Double-Duct Sign in the Clinical Context

Rohit SinhaDiamond Joy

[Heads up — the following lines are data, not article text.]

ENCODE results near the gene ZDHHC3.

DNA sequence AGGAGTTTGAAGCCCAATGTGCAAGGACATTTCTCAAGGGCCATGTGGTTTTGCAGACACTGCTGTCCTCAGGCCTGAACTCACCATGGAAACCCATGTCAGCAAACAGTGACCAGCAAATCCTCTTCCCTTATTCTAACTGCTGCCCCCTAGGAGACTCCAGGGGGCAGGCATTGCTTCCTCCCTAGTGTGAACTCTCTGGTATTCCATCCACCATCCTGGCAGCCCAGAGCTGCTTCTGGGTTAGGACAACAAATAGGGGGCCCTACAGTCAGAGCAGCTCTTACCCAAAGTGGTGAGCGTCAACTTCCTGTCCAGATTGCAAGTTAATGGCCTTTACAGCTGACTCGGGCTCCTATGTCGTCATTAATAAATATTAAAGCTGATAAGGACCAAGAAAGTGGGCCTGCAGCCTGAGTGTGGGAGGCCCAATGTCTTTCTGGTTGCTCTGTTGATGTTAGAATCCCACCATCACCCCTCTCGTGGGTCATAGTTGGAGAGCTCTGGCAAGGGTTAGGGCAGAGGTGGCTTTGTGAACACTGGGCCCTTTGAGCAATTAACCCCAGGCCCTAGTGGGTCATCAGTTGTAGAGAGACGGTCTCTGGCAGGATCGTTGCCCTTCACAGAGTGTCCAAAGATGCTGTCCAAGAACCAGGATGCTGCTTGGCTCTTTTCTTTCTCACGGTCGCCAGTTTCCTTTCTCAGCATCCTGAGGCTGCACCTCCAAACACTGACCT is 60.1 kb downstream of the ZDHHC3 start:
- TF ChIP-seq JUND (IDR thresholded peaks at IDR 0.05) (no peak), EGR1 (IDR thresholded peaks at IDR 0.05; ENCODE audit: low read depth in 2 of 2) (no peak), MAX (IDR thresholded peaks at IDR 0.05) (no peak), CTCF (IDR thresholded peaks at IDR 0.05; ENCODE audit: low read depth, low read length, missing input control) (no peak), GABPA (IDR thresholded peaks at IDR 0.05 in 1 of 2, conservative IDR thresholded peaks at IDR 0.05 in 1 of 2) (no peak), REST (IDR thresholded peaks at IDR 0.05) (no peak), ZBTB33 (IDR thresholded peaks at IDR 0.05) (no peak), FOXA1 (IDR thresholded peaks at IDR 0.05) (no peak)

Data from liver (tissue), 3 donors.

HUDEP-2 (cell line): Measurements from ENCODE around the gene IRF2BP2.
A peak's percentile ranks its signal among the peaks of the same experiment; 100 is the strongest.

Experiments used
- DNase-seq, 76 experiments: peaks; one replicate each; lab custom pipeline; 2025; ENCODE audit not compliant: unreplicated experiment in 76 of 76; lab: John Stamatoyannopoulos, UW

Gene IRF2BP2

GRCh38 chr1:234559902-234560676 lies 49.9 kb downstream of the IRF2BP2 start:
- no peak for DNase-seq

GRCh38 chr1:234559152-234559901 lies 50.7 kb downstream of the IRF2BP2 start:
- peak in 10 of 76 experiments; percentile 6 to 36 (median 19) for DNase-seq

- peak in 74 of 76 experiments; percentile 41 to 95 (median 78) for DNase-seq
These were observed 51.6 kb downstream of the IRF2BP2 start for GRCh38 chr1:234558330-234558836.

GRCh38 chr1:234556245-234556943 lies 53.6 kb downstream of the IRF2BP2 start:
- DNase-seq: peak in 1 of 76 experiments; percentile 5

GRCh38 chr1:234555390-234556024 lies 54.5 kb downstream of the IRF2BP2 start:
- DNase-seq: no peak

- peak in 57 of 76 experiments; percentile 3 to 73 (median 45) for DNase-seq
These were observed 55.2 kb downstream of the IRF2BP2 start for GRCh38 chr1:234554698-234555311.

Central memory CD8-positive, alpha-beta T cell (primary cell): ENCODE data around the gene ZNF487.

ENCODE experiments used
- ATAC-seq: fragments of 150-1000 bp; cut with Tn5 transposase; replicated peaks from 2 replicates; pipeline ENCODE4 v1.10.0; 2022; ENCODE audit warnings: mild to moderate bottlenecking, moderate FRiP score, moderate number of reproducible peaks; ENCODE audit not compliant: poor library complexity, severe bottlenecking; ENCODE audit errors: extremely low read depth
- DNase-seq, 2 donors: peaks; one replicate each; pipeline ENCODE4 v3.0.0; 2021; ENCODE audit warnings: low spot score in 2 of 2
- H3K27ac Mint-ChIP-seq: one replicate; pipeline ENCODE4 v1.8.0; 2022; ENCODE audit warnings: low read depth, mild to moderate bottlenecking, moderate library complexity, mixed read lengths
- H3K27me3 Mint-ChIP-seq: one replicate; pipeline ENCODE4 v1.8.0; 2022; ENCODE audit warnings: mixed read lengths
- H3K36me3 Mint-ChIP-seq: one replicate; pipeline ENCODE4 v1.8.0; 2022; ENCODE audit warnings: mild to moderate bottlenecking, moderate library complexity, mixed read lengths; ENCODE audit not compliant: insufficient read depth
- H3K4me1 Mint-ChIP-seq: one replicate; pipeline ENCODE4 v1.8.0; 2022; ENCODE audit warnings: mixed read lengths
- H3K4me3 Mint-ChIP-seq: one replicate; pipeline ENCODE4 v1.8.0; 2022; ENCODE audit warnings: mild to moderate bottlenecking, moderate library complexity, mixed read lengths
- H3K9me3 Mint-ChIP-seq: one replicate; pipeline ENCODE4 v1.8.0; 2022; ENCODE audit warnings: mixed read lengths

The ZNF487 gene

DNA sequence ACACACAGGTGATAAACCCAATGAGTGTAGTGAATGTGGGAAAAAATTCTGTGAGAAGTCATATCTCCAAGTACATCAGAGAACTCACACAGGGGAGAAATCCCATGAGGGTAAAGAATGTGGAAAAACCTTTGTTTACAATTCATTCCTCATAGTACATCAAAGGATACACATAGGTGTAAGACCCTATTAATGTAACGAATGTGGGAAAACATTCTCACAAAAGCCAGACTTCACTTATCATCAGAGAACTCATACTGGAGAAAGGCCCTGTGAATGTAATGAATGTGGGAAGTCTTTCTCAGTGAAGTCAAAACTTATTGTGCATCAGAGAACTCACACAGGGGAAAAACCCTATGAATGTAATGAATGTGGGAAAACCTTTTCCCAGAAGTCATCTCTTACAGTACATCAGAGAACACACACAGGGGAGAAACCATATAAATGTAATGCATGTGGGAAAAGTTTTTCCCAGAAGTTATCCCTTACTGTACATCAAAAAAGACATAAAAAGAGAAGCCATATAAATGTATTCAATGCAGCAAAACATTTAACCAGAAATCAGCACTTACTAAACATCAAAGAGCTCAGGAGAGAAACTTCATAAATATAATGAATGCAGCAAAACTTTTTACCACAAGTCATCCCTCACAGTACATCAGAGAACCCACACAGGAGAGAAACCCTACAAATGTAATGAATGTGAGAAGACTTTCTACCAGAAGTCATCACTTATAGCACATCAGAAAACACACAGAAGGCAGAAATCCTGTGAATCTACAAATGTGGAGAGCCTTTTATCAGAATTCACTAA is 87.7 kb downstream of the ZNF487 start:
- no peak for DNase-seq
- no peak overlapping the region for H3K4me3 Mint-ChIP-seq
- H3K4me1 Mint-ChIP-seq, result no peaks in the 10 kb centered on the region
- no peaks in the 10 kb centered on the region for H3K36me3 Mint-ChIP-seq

Double-duct sign (combined dilatation of the common bile duct and pancreatic duct) is an infrequently encountered finding in cross-sectional radiological imaging of the pancreatobiliary system. This sign is commonly deemed to signify on ominous pathology and suggests the presence of pancreatic or biliary malignancy. We aim to correlate double-duct sign discovered on magnetic resonance cholangiopancreatogram (MRCP) in the clinical context. We retrospectively analyzed MRCP database over a period of 4 years, January 2010 to December 2013. Follow-up information was available for a median of 27 months (range, 12-42 months) The commonest cause of double-duct sign was choledocholithiasis followed closely by pancreatobiliary malignancy. Patients with jaundice in the context of double-duct sign had a higher incidence of malignancy (48%). None of the anicteric patients were found to have malignancy (P = 0.002). In patients with MRCP evidence of double-duct sign, the absence of jaundice makes a malignant etiology unlikely. Conversely, in jaundiced patients, a malignant cause is much more likely. Figures from larger series are needed to support this conclusion.


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